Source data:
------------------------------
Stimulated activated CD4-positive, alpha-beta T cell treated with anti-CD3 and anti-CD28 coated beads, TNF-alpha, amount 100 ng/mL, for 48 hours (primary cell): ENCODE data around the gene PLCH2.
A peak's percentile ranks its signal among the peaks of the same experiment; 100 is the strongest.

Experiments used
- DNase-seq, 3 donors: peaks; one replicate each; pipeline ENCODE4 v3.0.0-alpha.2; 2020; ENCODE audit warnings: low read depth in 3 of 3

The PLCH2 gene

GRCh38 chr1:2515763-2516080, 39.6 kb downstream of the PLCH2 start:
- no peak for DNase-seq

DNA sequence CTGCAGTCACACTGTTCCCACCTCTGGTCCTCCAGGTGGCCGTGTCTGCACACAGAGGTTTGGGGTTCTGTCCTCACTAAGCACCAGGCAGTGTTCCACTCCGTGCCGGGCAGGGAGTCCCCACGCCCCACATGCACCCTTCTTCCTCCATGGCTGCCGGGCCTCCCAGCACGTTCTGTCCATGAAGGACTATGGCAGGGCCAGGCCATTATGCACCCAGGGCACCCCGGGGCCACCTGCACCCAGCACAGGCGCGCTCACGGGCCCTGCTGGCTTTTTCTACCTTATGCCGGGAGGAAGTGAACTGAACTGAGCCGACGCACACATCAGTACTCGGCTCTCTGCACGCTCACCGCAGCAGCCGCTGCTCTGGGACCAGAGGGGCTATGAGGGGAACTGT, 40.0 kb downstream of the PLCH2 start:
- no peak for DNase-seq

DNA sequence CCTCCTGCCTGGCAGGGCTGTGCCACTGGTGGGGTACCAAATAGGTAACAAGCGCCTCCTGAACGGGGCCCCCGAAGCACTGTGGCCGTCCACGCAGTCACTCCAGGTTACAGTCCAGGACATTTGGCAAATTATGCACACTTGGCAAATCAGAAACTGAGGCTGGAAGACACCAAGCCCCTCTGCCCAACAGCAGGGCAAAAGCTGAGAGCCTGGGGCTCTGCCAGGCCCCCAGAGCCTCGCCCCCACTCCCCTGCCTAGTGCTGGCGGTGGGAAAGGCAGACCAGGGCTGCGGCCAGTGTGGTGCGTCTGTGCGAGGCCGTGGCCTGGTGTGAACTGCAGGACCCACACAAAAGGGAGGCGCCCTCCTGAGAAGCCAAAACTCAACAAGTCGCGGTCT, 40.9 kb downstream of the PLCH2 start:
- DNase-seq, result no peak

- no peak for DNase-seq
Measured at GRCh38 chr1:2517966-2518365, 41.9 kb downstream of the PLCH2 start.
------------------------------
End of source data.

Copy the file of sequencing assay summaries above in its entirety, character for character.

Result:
Stimulated activated CD4-positive, alpha-beta T cell treated with anti-CD3 and anti-CD28 coated beads, TNF-alpha, amount 100 ng/mL, for 48 hours (primary cell): ENCODE data around the gene PLCH2.
A peak's percentile ranks its signal among the peaks of the same experiment; 100 is the strongest.

Experiments used
- DNase-seq, 3 donors: peaks; one replicate each; pipeline ENCODE4 v3.0.0-alpha.2; 2020; ENCODE audit warnings: low read depth in 3 of 3

The PLCH2 gene

GRCh38 chr1:2515763-2516080, 39.6 kb downstream of the PLCH2 start:
- no peak for DNase-seq

DNA sequence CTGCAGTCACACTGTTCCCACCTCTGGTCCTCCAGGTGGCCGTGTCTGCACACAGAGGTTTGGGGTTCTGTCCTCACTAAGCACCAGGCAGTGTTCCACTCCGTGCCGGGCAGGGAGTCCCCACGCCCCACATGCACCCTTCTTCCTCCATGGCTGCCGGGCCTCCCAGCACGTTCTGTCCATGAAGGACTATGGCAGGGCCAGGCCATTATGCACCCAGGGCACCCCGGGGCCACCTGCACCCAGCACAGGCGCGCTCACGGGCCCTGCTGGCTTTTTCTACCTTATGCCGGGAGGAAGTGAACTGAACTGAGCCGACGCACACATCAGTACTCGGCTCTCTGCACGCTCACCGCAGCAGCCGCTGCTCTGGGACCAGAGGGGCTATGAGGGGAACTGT, 40.0 kb downstream of the PLCH2 start:
- no peak for DNase-seq

DNA sequence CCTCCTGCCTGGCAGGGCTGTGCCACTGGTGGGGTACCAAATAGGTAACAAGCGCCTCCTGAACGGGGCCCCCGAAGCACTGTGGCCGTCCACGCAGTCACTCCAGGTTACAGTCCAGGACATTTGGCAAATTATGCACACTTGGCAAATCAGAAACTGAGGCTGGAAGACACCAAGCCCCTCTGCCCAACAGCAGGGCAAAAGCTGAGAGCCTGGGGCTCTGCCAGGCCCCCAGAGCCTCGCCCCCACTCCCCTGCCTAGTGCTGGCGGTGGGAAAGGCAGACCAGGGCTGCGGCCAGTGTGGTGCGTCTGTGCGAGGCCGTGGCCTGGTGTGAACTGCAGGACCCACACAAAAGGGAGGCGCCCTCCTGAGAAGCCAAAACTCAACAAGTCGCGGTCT, 40.9 kb downstream of the PLCH2 start:
- DNase-seq, result no peak

- no peak for DNase-seq
Measured at GRCh38 chr1:2517966-2518365, 41.9 kb downstream of the PLCH2 start.